Department of State Atomic Energy Files

The Ambassador in Sweden (Matthews) to the Under Secretary of State (Lovett)

top secret

Dear Bob: Your top secret letter of July 21 concerning Sweden’s potential role as a source of uranium reached me on July 10.…

We were somewhat surprised at the importance now attributed to Sweden as a potential source of uranium since I had received the contrary impression during my talk with the members of the AEC last October. At that time I understood that the AEC was interested in Sweden primarily as a possible source of industrial equipment for possible export to the Soviet Union and/or its satellites for the development of atomic energy therein for military purposes.

As you will note from the enclosed memorandum, Sweden is at present engaged in a modest program of development of atomic [Page 729] energy for her own economic needs. I understand the cost, both in money and in manpower, of any sizeable military program would be far beyond Swedish possibilities, even should Sweden desire to embark on such a program. (And I believe the Swedes are well aware of the temptation to the USSR involved in any such important development program.)

As to Swedish cooperation, I think we can at present count on it in two respects:

Sweden will not export to Russia or her satellites any equipment which we can show is important to Soviet development of the atomic bomb. (Both in the case of the ceramic kilns for Czechoslovakia and in the matter of Swedish guarantee against re-export of molecular diffusion pumps we have two examples of prompt and complete Swedish cooperation on this.)
Sweden will live up to the oral commitment made in 1945 and furnish us with such information as we may require concerning her own development program.

I now come to the nub of the question, namely, the possibility that our own uranium supply problem may compel us to ask Sweden for uranium. I see no likelihood that as of today Sweden would comply with such a request. As the enclosed memorandum states succinctly, “The sine qua non for the procurement by the United States of Swedish uranium is the definite abandonment by Sweden of her neutrality policy.” Though, as my telegrams have shown, Swedish thinking on neutrality has evolved somewhat and may evolve further after the September elections, Sweden is still emphatically neutral minded.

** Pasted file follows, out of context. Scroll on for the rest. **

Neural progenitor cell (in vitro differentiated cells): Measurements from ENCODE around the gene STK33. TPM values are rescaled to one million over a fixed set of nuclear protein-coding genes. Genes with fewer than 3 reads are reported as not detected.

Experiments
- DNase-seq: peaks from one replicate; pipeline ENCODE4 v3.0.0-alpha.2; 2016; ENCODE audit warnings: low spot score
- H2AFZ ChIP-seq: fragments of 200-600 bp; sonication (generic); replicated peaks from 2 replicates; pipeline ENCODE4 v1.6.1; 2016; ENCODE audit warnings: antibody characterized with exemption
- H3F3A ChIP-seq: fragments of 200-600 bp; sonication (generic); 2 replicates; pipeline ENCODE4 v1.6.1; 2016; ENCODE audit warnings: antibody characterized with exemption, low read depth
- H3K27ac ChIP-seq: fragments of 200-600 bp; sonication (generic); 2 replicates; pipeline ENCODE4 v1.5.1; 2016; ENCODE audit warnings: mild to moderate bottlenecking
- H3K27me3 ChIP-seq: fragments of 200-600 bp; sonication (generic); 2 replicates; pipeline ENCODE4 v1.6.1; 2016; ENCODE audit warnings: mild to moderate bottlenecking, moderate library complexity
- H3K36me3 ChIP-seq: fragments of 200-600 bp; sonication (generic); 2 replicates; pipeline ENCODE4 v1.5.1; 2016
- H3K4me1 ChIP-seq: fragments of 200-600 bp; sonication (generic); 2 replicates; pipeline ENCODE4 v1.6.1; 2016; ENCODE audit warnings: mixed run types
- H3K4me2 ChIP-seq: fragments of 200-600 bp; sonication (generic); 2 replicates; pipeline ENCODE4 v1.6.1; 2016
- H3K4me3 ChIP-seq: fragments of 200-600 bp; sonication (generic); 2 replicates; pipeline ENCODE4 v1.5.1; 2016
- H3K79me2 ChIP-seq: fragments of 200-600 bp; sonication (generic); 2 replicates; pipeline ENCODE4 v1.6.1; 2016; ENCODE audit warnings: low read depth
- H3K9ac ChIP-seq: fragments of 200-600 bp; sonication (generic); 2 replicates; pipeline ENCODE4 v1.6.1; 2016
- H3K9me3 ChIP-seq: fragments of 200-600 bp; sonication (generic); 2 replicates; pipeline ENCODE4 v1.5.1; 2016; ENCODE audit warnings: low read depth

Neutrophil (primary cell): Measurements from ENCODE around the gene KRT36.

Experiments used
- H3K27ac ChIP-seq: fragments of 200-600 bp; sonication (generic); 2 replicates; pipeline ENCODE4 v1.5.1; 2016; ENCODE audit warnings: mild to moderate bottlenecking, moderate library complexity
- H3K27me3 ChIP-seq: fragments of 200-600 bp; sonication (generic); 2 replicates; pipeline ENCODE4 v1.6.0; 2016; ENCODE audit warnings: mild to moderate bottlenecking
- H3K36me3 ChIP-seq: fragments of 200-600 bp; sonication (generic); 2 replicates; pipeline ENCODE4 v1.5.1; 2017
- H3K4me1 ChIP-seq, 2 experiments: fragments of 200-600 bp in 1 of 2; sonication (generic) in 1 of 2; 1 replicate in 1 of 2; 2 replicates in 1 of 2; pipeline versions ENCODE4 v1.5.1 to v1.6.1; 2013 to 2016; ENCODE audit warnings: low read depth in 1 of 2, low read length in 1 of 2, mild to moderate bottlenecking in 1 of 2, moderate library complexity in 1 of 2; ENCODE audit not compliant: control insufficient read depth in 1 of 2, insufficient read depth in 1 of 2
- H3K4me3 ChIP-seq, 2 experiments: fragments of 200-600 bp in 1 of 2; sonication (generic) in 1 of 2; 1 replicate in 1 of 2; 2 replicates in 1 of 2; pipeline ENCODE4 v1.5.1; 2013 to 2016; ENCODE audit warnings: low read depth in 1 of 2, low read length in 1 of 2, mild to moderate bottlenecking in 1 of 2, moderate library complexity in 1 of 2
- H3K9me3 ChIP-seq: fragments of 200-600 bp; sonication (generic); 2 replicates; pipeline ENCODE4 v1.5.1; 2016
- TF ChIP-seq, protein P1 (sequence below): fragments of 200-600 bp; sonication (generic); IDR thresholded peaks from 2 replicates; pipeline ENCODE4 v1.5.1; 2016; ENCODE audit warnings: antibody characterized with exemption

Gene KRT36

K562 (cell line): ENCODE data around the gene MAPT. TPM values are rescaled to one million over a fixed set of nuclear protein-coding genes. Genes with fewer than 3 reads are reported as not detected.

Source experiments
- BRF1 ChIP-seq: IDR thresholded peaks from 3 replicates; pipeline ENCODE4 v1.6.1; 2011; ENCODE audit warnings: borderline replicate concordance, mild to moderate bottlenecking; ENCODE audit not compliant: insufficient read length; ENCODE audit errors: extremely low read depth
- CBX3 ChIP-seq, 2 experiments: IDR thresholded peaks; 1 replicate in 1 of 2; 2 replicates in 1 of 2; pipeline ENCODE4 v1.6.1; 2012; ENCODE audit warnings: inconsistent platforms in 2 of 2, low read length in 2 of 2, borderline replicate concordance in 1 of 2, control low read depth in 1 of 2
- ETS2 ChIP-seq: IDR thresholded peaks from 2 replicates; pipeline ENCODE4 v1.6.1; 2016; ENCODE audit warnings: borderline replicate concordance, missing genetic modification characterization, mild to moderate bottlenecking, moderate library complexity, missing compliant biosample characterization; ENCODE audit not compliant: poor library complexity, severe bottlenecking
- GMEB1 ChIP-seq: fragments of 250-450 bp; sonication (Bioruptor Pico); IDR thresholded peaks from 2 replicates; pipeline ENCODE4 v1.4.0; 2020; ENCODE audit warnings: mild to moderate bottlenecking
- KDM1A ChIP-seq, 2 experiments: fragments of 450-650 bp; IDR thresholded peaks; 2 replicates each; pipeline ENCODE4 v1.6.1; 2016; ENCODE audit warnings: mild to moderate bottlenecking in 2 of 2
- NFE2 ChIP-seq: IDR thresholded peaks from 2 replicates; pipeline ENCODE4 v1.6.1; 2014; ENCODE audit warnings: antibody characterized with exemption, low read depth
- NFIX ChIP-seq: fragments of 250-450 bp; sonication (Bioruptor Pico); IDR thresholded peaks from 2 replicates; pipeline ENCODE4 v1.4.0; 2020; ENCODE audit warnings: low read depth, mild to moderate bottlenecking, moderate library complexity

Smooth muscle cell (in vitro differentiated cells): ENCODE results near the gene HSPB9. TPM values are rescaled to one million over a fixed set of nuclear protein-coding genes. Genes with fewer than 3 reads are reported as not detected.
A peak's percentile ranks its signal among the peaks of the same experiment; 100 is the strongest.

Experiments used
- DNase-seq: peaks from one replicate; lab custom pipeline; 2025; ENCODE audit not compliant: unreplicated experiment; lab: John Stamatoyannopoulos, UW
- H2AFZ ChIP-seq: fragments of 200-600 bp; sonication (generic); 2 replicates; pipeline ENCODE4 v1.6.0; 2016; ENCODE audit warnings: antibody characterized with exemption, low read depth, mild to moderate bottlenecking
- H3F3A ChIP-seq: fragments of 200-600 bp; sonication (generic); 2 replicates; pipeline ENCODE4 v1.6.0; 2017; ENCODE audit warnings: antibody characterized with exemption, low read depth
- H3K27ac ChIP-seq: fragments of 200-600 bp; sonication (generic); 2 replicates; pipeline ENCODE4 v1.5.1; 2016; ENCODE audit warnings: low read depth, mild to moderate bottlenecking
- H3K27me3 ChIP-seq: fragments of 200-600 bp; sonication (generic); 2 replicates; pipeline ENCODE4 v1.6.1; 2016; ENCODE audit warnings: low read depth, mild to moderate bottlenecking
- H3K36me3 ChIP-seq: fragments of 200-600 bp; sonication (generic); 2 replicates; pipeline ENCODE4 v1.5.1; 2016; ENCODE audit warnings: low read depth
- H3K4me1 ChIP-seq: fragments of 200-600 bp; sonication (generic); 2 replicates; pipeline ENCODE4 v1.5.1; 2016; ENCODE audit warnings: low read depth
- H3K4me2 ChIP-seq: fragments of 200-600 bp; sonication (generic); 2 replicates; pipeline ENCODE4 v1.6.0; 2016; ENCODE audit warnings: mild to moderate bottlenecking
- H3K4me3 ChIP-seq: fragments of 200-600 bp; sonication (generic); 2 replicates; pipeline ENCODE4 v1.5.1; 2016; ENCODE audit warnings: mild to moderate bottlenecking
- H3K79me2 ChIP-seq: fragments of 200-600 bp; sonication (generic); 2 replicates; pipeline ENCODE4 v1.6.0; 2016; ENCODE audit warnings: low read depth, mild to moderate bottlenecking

I have hammered home to the Department in my many telegrams (almost, I fear, to the point of “diminishing returns”) my conviction that Sweden will only abandon neutrality if she is convinced that the risk of material harm to Sweden of sticking to neutrality will be greater than its abandonment. If this question of Sweden’s atomic energy role is really as important as your letter implies, I hope you will reread my letter to you of March 23 and its enclosed copy of my letter of March 16 to Jack Hickerson.2 Also please see my telegram no. 828 of July 123 as the latest of my lengthening series on the subject of withholding military equipment from Sweden. The Swedes still think (a) the United States is in no position to give prompt military aid anyway, (b) the United States is just as apt to come to Sweden’s defense whether Sweden retains its neutrality policy until actually invaded or not, and (c) Sweden can obtain just as much equipment from the United States and Britain to strengthen its defense now [Page 730] whether she remains neutral or whether she associates herself with Western Powers. That is why it is so important to my mind from the point of view of this little corner that the NSC reach an early and favorable decision on the withholding of any important military equipment from Sweden and endeavor to persuade the British to do likewise. Sweden must then be told, sadly not nastily, that we must save all available equipment for our friends and potential allies. If Sweden does abandon neutrality and does associate herself with the West, the chances of our obtaining Swedish uranium would be greatly improved. As indicated in the memorandum,-however, I believe we would still have to pay for the development of uranium production on any important scale and furnish the necessary technical knowledge and equipment.

. . . . . . . . . . . . . .

In plain English, the recommendation contained in the last paragraph of the memorandum means that if our need for uranium is so urgent, we must be prepared to take very drastic action to modify Swedish policy. I hope, from the point of view of our general policy vis-à-vis Sweden, that is not the case, and that we do not at present need Swedish uranium.

I shall welcome the assignment here of a qualified “Scientific Attaché” if we are going to ask the Swedish Government for technical information on atomic energy. I will not take the matter up with the Swedish Government, however, until I receive the telegram referred to in your letter.…